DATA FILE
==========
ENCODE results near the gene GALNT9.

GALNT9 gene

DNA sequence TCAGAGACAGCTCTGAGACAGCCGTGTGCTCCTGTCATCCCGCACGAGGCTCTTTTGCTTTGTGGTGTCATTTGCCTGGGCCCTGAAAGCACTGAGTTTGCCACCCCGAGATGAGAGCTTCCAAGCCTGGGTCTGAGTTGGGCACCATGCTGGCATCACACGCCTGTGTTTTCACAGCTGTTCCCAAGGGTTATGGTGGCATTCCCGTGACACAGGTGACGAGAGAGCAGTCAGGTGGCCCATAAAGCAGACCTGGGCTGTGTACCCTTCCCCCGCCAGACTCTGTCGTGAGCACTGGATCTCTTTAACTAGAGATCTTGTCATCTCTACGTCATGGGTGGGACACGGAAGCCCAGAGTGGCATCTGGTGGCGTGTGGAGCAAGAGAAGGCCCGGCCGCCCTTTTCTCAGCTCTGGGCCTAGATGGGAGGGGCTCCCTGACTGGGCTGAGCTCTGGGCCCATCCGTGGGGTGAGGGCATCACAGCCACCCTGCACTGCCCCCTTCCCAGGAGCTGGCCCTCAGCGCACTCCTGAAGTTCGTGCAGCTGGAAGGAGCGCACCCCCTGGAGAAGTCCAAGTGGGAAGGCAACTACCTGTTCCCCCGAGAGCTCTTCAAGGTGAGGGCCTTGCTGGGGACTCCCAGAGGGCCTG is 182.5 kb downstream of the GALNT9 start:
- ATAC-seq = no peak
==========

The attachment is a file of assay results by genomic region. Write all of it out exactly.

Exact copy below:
ENCODE results near the gene GALNT9.

GALNT9 gene

DNA sequence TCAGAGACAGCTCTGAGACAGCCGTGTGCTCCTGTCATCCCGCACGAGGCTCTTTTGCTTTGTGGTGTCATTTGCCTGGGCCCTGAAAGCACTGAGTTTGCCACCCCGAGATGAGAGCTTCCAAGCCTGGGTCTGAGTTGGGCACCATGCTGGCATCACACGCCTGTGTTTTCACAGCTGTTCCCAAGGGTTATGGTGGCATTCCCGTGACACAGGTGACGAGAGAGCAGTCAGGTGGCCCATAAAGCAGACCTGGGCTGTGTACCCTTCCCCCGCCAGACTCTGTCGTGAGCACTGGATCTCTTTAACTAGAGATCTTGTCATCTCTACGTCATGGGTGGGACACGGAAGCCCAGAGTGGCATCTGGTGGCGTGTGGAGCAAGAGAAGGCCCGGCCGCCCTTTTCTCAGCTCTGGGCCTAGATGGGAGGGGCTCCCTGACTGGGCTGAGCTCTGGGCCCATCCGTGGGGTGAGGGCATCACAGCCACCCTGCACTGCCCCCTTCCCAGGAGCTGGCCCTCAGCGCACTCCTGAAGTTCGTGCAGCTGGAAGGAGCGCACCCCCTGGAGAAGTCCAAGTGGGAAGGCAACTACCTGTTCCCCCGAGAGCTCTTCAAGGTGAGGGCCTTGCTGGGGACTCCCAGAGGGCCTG is 182.5 kb downstream of the GALNT9 start:
- ATAC-seq = no peak